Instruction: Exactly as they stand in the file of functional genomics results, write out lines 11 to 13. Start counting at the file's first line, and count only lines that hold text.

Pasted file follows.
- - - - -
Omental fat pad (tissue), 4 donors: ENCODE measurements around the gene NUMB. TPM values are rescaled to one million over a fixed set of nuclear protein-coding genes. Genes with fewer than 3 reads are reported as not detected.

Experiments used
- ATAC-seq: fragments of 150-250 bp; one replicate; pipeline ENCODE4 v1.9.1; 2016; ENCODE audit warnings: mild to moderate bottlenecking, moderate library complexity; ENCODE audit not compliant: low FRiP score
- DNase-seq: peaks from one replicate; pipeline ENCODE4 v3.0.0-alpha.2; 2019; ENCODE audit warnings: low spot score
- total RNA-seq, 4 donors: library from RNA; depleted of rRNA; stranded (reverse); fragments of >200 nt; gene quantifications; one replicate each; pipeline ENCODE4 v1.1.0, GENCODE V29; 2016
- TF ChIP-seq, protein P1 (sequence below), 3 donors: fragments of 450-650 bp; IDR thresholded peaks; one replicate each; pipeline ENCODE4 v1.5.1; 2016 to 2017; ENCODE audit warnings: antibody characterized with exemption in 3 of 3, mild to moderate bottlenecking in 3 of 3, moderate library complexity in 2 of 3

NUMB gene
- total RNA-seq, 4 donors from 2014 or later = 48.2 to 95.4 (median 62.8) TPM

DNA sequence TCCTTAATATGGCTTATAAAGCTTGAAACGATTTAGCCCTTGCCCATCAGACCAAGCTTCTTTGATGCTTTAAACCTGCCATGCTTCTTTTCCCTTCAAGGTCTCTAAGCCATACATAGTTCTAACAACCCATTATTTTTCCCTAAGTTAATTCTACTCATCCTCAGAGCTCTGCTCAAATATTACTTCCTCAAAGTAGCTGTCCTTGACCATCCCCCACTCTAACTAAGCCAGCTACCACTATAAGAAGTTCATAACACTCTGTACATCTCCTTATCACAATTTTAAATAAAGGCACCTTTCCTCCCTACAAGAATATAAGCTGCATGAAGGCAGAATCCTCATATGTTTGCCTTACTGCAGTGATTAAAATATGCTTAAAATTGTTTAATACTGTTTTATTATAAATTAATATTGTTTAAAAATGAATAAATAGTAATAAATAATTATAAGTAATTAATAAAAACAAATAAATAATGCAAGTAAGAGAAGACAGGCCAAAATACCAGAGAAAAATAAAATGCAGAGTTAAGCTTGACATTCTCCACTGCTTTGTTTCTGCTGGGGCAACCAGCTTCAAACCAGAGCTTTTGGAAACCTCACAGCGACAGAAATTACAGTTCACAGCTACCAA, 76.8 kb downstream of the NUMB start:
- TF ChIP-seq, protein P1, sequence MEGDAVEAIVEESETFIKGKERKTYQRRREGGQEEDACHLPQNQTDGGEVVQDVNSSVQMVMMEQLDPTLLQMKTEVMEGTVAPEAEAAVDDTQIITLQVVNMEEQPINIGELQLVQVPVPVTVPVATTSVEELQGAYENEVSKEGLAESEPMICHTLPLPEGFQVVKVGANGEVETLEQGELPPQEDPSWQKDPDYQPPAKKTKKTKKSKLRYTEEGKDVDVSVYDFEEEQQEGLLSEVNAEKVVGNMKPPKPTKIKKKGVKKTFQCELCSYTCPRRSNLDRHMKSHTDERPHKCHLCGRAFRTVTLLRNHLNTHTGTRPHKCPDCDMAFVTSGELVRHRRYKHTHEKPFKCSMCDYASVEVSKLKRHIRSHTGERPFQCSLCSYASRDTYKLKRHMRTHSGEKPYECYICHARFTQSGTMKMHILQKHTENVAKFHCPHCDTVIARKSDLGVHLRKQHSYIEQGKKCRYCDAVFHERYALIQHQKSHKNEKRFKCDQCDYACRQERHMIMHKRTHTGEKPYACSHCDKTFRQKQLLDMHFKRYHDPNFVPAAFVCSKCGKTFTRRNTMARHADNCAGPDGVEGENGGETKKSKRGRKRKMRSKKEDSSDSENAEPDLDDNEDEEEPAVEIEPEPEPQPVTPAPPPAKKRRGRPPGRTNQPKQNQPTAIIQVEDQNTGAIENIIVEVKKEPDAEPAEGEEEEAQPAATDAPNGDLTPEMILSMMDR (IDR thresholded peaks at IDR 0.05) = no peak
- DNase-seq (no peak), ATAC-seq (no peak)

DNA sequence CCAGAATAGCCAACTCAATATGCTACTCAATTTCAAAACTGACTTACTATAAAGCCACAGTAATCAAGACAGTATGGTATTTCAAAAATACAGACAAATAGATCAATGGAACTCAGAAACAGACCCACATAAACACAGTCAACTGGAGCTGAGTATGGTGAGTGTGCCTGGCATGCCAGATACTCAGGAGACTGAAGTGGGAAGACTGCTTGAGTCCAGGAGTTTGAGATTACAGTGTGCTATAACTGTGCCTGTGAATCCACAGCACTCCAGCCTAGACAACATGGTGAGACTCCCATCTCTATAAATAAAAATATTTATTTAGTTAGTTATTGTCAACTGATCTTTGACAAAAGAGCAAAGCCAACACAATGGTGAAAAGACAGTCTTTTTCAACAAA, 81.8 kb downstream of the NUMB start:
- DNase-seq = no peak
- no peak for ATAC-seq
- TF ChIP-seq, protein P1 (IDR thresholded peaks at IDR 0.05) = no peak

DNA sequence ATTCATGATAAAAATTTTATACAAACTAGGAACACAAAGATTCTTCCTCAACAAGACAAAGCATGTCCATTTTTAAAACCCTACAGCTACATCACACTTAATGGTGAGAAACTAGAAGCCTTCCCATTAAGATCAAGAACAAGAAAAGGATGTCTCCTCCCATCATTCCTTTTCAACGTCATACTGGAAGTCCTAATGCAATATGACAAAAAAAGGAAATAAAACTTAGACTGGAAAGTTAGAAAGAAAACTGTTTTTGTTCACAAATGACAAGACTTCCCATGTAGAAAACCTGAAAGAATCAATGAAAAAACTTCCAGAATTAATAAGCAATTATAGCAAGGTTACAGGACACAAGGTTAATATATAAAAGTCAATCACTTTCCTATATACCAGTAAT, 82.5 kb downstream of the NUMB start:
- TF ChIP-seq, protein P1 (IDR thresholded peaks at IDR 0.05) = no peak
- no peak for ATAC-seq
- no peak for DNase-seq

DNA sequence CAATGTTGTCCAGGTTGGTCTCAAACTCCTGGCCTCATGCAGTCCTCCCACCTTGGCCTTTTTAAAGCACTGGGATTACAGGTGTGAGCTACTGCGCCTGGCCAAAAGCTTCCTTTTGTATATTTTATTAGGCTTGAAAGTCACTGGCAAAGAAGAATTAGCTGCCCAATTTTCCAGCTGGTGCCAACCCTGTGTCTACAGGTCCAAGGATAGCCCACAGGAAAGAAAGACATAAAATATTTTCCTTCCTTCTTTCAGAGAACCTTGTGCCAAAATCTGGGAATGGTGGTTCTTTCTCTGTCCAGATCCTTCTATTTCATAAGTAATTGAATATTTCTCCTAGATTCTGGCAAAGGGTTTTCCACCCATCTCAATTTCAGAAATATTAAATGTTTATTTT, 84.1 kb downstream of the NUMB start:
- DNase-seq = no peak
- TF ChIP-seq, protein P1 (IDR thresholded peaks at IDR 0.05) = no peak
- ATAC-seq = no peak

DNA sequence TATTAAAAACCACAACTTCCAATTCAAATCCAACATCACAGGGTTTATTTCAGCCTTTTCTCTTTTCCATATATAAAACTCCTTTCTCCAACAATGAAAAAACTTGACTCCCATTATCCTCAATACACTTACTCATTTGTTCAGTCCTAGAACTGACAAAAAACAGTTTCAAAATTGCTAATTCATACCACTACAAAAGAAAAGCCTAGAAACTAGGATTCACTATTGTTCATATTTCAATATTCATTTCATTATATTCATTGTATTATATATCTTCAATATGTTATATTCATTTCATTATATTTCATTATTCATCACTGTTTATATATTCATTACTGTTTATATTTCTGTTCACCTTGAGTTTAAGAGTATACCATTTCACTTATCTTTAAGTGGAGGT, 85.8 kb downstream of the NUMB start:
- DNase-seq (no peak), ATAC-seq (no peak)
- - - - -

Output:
- DNase-seq (no peak), ATAC-seq (no peak)

DNA sequence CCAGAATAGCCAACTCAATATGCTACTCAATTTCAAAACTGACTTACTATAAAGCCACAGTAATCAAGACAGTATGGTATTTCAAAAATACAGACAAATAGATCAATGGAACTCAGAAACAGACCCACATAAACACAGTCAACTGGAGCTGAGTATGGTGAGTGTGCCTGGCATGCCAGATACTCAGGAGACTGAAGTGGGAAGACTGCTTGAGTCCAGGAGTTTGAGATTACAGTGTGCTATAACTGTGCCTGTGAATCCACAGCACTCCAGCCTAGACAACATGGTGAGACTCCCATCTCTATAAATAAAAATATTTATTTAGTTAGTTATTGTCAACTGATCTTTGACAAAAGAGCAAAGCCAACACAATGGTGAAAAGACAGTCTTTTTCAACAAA, 81.8 kb downstream of the NUMB start:
- DNase-seq = no peak